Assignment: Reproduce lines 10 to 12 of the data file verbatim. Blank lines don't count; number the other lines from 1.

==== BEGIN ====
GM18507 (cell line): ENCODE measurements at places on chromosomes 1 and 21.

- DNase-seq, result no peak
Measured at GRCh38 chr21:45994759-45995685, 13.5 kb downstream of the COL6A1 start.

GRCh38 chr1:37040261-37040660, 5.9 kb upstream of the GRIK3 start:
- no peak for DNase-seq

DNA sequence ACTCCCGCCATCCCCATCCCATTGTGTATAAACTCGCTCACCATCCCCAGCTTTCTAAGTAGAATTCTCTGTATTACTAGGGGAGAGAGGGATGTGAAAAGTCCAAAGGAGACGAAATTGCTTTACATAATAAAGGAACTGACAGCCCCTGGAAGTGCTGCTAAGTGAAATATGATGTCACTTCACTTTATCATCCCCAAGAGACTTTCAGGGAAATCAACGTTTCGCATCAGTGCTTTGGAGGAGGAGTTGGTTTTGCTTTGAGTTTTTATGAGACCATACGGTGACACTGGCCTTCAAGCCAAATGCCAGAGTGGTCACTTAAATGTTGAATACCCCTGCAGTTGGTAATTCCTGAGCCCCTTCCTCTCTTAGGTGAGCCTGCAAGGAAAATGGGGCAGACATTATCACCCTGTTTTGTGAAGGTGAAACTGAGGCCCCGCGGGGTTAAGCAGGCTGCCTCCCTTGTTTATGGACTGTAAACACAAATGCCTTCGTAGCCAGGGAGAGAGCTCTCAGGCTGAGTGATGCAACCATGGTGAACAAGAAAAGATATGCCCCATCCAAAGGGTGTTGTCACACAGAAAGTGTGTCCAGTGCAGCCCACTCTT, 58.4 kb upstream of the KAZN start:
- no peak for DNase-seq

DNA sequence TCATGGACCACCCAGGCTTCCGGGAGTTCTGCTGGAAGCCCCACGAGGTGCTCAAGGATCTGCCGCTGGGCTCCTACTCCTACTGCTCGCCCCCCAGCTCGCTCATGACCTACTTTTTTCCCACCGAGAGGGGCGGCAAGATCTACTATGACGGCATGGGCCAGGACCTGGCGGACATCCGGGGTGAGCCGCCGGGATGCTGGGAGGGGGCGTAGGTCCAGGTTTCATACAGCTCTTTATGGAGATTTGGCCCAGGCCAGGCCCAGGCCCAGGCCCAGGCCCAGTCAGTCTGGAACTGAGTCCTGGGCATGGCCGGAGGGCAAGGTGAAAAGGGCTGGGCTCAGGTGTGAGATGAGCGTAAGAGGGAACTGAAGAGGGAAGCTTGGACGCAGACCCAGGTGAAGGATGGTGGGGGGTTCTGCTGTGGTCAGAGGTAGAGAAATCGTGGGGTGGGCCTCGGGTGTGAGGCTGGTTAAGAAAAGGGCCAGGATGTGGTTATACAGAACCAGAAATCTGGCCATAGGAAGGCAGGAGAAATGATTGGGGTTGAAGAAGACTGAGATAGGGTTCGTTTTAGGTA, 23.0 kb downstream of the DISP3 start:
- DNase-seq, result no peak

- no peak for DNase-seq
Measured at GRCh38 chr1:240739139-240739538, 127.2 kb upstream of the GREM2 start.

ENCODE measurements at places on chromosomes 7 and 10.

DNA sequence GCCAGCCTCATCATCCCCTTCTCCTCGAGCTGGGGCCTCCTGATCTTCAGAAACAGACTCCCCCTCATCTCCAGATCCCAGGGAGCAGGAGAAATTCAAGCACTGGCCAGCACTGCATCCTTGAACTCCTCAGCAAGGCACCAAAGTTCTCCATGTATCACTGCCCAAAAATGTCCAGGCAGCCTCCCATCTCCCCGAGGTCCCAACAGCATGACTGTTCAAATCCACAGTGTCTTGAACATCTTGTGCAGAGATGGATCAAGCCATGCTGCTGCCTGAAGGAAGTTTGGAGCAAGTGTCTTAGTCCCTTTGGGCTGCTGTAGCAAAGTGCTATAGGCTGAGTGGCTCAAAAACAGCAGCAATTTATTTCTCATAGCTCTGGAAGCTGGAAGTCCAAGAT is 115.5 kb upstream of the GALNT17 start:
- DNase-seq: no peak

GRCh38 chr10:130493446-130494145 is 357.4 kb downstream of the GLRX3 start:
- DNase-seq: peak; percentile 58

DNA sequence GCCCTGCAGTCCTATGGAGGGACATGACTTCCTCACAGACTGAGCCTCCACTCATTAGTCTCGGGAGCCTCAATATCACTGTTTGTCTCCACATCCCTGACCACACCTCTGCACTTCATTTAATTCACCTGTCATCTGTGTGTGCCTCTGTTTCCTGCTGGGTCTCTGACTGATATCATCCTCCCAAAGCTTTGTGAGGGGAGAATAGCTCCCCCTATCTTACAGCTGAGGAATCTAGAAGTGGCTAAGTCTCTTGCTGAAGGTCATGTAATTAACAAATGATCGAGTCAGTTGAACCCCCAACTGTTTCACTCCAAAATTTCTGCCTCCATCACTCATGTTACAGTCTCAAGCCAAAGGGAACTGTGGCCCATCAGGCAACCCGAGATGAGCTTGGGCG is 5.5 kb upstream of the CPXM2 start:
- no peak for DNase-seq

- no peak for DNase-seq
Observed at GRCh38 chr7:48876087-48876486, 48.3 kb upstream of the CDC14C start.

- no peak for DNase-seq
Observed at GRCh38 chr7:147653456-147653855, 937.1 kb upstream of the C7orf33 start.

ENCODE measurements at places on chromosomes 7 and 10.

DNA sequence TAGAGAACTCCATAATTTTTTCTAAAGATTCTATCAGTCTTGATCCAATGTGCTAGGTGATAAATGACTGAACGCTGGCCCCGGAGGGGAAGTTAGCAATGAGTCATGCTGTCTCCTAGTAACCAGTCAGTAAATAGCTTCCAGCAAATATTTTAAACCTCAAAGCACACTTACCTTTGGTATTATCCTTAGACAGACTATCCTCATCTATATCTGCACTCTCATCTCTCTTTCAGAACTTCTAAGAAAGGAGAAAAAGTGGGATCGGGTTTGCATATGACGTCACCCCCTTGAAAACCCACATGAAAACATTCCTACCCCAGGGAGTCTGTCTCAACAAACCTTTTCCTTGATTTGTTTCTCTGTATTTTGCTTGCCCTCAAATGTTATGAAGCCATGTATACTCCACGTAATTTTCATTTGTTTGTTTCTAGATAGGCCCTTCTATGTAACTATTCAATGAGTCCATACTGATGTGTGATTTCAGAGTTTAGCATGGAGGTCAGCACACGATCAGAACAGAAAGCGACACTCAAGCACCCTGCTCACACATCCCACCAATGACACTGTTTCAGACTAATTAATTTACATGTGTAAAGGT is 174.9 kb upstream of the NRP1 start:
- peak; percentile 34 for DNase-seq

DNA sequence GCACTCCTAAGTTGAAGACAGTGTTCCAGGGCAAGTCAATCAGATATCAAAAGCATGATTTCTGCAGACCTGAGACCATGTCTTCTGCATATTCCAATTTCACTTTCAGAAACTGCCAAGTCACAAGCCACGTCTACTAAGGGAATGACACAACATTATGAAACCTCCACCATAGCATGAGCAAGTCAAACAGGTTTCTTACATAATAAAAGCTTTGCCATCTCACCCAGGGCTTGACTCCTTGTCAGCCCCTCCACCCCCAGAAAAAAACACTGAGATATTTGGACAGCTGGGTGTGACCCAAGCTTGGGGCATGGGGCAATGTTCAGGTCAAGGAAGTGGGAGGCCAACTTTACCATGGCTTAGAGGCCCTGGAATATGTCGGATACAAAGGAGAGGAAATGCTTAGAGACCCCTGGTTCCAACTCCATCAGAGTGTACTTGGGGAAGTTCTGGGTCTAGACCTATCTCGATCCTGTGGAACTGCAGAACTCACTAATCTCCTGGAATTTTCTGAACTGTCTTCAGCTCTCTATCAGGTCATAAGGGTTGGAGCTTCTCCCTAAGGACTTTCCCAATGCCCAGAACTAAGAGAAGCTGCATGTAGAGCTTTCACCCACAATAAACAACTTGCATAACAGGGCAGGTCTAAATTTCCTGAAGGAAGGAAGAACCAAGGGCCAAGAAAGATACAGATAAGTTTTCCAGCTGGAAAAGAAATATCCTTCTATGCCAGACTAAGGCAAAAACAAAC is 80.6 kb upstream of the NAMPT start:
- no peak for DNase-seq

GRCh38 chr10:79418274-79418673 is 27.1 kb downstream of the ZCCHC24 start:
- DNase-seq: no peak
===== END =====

- no peak for DNase-seq
Measured at GRCh38 chr1:240739139-240739538, 127.2 kb upstream of the GREM2 start.

ENCODE measurements at places on chromosomes 7 and 10.